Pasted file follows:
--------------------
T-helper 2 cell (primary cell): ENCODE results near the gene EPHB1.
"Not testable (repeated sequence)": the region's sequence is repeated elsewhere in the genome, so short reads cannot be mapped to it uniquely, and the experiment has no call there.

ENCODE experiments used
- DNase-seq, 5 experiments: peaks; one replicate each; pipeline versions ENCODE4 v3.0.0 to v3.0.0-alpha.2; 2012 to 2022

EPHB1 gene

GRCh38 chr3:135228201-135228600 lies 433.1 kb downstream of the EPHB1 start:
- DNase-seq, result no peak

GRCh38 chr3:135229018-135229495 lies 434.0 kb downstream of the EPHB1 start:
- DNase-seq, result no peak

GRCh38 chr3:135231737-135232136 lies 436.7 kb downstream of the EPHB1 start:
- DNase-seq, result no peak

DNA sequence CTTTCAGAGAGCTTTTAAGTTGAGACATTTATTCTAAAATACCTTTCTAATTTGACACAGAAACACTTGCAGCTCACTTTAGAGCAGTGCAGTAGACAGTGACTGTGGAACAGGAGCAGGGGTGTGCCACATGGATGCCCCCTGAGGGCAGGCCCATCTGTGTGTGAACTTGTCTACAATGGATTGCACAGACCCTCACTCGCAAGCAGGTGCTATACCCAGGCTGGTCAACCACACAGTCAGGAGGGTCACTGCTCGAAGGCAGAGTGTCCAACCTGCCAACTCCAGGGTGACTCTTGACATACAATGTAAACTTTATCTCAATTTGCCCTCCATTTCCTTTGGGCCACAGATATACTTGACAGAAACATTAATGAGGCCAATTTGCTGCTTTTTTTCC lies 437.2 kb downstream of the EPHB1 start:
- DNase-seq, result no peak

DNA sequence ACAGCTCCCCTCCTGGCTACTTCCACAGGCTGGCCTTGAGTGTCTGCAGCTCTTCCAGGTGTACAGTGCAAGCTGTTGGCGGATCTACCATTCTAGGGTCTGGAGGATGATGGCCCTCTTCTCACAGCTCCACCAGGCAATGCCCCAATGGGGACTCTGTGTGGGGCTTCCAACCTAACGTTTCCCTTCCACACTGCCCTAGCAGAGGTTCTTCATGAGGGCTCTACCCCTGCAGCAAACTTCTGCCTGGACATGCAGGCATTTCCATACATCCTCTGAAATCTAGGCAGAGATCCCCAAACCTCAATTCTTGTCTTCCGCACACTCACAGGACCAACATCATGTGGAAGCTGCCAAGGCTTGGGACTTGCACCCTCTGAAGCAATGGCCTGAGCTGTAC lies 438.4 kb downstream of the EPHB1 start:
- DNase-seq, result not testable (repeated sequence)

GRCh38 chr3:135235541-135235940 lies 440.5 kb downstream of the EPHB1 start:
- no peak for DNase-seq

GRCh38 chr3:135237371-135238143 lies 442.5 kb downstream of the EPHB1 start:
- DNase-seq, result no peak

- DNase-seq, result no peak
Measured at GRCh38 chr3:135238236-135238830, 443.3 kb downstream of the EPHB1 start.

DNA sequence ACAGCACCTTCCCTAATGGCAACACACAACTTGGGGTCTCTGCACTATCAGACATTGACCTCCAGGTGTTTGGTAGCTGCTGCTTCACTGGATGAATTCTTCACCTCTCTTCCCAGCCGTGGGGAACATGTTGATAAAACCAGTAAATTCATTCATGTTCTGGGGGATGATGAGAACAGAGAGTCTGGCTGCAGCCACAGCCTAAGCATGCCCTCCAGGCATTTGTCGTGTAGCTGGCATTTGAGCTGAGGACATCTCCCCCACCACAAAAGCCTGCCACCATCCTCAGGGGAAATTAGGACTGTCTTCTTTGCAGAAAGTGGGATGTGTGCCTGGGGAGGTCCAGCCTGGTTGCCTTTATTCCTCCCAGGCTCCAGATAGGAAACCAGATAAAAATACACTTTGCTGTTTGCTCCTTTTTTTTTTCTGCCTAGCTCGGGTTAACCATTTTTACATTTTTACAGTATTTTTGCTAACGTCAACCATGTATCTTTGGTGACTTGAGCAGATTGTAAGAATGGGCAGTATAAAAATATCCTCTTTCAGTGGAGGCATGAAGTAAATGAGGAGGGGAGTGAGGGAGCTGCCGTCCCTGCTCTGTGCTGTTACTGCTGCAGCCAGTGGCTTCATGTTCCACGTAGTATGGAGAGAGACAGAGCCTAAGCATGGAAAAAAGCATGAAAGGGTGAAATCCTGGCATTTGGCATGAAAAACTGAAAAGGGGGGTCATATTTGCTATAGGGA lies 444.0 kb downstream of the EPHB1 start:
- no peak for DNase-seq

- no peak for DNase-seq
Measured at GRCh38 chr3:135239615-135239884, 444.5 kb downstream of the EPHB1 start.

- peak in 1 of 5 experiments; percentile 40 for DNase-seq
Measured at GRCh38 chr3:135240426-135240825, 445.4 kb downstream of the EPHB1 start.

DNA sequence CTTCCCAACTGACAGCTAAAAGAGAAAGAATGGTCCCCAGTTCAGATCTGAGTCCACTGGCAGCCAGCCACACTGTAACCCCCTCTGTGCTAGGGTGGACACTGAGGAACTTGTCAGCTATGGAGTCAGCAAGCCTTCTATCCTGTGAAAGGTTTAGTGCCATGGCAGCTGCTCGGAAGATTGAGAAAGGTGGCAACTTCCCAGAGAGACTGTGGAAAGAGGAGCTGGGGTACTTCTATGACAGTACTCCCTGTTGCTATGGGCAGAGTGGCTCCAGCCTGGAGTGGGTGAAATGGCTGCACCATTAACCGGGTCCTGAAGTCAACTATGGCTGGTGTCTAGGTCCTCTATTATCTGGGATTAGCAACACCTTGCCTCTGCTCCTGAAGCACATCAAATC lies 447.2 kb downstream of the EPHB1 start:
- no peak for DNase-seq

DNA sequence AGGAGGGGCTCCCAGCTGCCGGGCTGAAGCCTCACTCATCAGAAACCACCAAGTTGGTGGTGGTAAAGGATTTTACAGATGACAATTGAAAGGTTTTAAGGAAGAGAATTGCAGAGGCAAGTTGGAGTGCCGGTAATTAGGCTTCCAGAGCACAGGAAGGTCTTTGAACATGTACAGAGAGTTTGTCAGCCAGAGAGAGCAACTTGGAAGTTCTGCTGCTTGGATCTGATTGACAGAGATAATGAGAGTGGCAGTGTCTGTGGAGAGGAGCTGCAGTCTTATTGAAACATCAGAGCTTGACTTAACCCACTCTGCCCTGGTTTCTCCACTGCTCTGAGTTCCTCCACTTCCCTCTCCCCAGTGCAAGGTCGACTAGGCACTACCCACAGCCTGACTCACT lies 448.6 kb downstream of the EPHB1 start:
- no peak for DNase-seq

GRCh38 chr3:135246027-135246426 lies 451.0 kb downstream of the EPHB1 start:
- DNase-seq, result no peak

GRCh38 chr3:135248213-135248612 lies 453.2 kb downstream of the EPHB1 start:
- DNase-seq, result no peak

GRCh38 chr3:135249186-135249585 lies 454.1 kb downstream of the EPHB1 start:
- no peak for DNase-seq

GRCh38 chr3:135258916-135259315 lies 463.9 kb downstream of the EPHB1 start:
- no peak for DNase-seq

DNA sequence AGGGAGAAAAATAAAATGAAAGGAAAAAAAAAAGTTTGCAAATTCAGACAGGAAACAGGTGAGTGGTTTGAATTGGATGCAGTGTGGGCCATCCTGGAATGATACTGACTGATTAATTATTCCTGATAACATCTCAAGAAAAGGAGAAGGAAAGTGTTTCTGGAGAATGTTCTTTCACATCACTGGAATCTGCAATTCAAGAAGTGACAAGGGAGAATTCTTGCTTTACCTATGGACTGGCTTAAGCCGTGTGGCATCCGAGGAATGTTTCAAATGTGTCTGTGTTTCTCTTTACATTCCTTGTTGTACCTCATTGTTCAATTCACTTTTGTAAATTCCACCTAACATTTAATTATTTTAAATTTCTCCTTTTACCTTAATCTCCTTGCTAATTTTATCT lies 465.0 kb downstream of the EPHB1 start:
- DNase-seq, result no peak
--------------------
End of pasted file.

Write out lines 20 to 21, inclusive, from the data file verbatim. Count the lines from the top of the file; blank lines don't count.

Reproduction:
- DNase-seq, result no peak
Measured at GRCh38 chr3:135238236-135238830, 443.3 kb downstream of the EPHB1 start.